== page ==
Black Bears are an iconic symbol of the Great Smoky Mountains and a treasure to our community.
While seeing a bear is a wonderful experience please follow these precautions to protect your family as well as the bears.
Black Bear Tips
Never approach bears.
Do not feed or place food to attract bears.
Do not leave grills or picnic tables unattended.
Only place trash in animal resistant cans or dumpsters.
Do not leave food in your car or in coolers outside the cabin
If you see a bear
Slowly back away from the bear
Bring children and pets indoors
Make sure the bear is aware of your presence by yelling and making noises
to frighten the bear and encourage it to leave.
Bears in the Smokies
Great Smoky Mountains National Park is one of the largest protected areas in the eastern United States where black bears can live in wild, natural surroundings.
Bears inhabit all elevations of the park. Though populations are variable, biologists estimate that roughly 1,500 bears live in the park. This equals a population density of approximately two bears per square mile. At one time, the black bear’s range included most of North America except the extreme west coast. However, loss of habitat has resulted in a significant reduction in this range.
Black bears in the Smokies are black in color, but in other parts of the country they may be brown or cinnamon. They may be six feet in length and up to three feet high at the shoulder. During the summer months, a typical adult male bear weighs approximately 250 pounds while adult females are generally smaller and weigh slightly over 100 pounds. However, bears may double their weight by the fall. Bears over 600 pounds have been documented in the park. Bears can live 12-15 years or more, however bears which have had access to human foods and garbage have a life expectancy of only half that time.
Bears, like humans, are omnivores. Plant materials such as berries and nuts make up approximately 85% of their diet. Insects and animal carrion provide valuable sources of protein for bears.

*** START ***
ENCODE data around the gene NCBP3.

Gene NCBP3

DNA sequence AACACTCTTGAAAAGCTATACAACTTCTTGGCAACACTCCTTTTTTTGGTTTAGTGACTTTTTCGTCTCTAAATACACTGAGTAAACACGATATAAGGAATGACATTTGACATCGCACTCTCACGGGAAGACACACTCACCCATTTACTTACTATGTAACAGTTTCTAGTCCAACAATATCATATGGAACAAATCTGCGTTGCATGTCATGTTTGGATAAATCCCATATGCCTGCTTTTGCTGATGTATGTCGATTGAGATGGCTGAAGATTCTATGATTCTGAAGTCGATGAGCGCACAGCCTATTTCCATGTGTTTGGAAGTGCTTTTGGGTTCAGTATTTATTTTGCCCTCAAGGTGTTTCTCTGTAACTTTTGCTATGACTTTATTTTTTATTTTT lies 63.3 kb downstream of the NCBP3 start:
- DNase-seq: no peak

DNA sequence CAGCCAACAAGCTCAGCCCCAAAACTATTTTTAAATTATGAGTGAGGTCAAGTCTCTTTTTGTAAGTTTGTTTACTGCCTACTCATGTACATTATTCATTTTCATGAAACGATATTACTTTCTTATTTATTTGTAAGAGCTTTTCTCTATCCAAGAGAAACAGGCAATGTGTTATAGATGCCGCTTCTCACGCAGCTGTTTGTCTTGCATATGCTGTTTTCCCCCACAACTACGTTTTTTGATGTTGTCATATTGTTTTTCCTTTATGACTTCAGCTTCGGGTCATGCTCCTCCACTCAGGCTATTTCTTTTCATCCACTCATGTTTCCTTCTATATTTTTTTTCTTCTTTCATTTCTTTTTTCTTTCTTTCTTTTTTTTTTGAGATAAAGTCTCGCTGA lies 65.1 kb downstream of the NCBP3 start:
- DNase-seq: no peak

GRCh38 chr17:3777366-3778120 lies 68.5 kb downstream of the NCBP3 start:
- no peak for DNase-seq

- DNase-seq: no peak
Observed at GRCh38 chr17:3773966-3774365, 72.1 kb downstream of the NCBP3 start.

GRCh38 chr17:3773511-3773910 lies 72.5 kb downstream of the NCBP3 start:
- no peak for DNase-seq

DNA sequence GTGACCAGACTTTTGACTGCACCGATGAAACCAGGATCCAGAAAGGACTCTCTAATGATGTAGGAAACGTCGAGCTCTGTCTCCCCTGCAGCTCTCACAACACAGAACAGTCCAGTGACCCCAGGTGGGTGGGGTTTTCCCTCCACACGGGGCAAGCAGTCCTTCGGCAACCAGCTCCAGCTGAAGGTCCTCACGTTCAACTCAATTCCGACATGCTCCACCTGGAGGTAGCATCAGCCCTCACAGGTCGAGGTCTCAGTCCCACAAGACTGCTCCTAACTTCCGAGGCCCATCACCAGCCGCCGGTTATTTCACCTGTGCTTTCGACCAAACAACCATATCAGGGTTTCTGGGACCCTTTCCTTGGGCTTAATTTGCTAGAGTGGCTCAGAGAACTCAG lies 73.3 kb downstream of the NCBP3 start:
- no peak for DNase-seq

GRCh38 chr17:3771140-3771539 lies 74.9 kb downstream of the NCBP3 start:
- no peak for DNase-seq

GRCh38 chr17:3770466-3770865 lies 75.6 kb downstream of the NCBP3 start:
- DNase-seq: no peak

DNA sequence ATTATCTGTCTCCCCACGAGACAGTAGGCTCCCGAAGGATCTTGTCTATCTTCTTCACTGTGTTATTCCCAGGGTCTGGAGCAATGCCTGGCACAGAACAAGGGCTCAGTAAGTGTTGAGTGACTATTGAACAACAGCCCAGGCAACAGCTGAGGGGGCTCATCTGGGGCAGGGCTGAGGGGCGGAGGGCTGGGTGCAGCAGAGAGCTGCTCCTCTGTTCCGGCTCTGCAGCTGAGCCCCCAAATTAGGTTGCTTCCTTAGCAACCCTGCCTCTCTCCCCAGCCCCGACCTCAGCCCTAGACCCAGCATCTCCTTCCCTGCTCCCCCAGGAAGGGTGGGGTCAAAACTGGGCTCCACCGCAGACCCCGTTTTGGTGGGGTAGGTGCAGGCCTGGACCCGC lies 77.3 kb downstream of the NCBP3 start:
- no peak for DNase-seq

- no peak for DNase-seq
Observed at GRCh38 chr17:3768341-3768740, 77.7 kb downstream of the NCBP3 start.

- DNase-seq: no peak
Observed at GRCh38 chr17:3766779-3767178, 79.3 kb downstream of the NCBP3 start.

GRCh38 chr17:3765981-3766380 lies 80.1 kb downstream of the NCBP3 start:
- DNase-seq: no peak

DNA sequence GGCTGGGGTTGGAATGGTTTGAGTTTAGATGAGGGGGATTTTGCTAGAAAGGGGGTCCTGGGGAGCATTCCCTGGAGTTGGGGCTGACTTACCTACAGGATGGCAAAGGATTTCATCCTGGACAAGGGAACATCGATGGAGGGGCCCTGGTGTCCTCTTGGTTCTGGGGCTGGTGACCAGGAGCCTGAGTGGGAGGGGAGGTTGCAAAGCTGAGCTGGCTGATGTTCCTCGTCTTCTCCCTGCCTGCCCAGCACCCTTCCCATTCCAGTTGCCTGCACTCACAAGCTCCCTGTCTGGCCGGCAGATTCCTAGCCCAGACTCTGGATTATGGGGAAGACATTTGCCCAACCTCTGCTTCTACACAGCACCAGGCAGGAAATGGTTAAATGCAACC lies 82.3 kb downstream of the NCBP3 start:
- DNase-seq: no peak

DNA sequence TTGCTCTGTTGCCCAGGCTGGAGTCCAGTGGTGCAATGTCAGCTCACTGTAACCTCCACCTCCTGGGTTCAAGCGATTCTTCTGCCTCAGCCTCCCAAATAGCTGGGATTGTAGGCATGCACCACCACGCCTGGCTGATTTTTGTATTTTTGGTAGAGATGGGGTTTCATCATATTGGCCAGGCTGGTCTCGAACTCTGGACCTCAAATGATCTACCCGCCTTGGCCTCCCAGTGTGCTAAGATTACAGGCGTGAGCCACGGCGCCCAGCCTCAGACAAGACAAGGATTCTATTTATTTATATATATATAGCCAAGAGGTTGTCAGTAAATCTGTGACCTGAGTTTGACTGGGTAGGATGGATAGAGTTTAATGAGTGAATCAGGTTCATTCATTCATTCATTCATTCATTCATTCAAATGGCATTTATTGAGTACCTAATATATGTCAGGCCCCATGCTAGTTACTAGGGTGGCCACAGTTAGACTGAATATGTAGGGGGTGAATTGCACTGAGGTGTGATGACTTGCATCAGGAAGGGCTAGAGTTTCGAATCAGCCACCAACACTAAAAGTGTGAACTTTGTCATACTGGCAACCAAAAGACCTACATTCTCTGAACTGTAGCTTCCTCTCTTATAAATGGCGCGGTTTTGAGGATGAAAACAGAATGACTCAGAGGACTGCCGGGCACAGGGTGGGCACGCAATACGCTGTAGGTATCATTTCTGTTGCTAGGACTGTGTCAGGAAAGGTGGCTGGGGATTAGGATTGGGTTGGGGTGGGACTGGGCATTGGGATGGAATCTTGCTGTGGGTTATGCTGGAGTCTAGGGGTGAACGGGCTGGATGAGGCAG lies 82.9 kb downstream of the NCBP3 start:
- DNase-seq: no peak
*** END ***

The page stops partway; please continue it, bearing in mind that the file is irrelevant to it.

Bears have color vision and a keen sense of smell. In addition, they are good tree climbers, can swim very well, and can run 30 miles per hour.
Bears are most active during early morning and late evening hours in spring and summer. Mating usually takes place in July. Both female and male bears may have more than one mate during the summer.
Bears choose a denning site with the coming of cold weather. Dens are usually hollow stumps, tree cavities, or wherever there is shelter. Bears in the Smokies are unusual in that they often den high above the ground in standing hollow trees. Bears do not truly hibernate, but enter long periods of sleep. They may leave the den for short periods if disturbed or during brief warming trends.
One to four cubs are born during the mother’s winter sleep, usually in late January or early February. Bears weigh eight ounces at birth. Females with newly born cubs usually emerge from their winter dens in late March or early April. Commonly born in pairs, the cubs will remain with the mother for about eighteen months or until she mates again.
Information provided by Great Smoky Mountains National Park.